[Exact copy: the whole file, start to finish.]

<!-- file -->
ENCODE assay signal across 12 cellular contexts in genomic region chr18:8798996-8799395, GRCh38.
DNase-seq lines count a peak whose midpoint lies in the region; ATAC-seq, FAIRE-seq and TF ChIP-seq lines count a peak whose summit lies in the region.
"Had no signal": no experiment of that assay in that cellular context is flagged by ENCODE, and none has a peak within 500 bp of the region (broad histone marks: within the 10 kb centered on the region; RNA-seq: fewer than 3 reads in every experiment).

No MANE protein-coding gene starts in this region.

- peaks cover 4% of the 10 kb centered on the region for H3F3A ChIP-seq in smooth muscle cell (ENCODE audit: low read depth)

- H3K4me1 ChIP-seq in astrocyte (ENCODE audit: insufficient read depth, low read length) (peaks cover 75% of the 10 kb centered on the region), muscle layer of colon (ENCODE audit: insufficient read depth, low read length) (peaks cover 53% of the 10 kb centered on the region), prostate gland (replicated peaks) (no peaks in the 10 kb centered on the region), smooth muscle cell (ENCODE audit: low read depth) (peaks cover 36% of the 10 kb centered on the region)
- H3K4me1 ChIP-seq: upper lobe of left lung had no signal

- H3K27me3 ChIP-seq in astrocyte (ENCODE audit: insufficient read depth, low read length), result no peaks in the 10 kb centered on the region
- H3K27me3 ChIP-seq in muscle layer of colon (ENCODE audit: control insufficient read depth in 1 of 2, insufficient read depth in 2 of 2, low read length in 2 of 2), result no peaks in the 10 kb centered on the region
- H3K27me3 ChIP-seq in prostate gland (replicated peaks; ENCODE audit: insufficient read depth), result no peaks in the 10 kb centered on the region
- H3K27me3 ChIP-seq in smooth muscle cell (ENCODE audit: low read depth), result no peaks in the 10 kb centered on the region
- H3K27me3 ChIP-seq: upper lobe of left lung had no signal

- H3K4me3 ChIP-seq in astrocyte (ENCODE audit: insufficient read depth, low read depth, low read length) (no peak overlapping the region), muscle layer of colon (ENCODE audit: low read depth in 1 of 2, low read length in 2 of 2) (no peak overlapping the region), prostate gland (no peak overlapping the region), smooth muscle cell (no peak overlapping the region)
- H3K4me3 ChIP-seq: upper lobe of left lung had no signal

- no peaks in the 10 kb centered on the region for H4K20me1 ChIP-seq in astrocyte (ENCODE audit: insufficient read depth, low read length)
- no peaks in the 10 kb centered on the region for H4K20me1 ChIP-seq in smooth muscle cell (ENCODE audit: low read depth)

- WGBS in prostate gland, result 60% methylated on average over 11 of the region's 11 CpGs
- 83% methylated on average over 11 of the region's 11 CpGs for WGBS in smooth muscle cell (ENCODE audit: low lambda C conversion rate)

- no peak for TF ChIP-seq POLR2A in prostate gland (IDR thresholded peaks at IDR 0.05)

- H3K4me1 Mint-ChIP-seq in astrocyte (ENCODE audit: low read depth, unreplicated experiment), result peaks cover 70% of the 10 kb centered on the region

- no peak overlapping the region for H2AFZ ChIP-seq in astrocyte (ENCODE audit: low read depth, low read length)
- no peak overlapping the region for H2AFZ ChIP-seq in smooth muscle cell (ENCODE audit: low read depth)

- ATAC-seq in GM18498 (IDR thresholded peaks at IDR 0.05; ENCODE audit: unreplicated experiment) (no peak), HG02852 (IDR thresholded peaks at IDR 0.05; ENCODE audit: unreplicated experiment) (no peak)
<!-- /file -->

ENCODE assay signal across 12 cellular contexts in genomic region chr18:8798996-8799395, GRCh38.
DNase-seq lines count a peak whose midpoint lies in the region; ATAC-seq, FAIRE-seq and TF ChIP-seq lines count a peak whose summit lies in the region.
"Had no signal": no experiment of that assay in that cellular context is flagged by ENCODE, and none has a peak within 500 bp of the region (broad histone marks: within the 10 kb centered on the region; RNA-seq: fewer than 3 reads in every experiment).

No MANE protein-coding gene starts in this region.

- peaks cover 4% of the 10 kb centered on the region for H3F3A ChIP-seq in smooth muscle cell (ENCODE audit: low read depth)

- H3K4me1 ChIP-seq in astrocyte (ENCODE audit: insufficient read depth, low read length) (peaks cover 75% of the 10 kb centered on the region), muscle layer of colon (ENCODE audit: insufficient read depth, low read length) (peaks cover 53% of the 10 kb centered on the region), prostate gland (replicated peaks) (no peaks in the 10 kb centered on the region), smooth muscle cell (ENCODE audit: low read depth) (peaks cover 36% of the 10 kb centered on the region)
- H3K4me1 ChIP-seq: upper lobe of left lung had no signal

- H3K27me3 ChIP-seq in astrocyte (ENCODE audit: insufficient read depth, low read length), result no peaks in the 10 kb centered on the region
- H3K27me3 ChIP-seq in muscle layer of colon (ENCODE audit: control insufficient read depth in 1 of 2, insufficient read depth in 2 of 2, low read length in 2 of 2), result no peaks in the 10 kb centered on the region
- H3K27me3 ChIP-seq in prostate gland (replicated peaks; ENCODE audit: insufficient read depth), result no peaks in the 10 kb centered on the region
- H3K27me3 ChIP-seq in smooth muscle cell (ENCODE audit: low read depth), result no peaks in the 10 kb centered on the region
- H3K27me3 ChIP-seq: upper lobe of left lung had no signal

- H3K4me3 ChIP-seq in astrocyte (ENCODE audit: insufficient read depth, low read depth, low read length) (no peak overlapping the region), muscle layer of colon (ENCODE audit: low read depth in 1 of 2, low read length in 2 of 2) (no peak overlapping the region), prostate gland (no peak overlapping the region), smooth muscle cell (no peak overlapping the region)
- H3K4me3 ChIP-seq: upper lobe of left lung had no signal

- no peaks in the 10 kb centered on the region for H4K20me1 ChIP-seq in astrocyte (ENCODE audit: insufficient read depth, low read length)
- no peaks in the 10 kb centered on the region for H4K20me1 ChIP-seq in smooth muscle cell (ENCODE audit: low read depth)

- WGBS in prostate gland, result 60% methylated on average over 11 of the region's 11 CpGs
- 83% methylated on average over 11 of the region's 11 CpGs for WGBS in smooth muscle cell (ENCODE audit: low lambda C conversion rate)

- no peak for TF ChIP-seq POLR2A in prostate gland (IDR thresholded peaks at IDR 0.05)

- H3K4me1 Mint-ChIP-seq in astrocyte (ENCODE audit: low read depth, unreplicated experiment), result peaks cover 70% of the 10 kb centered on the region

- no peak overlapping the region for H2AFZ ChIP-seq in astrocyte (ENCODE audit: low read depth, low read length)
- no peak overlapping the region for H2AFZ ChIP-seq in smooth muscle cell (ENCODE audit: low read depth)

- ATAC-seq in GM18498 (IDR thresholded peaks at IDR 0.05; ENCODE audit: unreplicated experiment) (no peak), HG02852 (IDR thresholded peaks at IDR 0.05; ENCODE audit: unreplicated experiment) (no peak)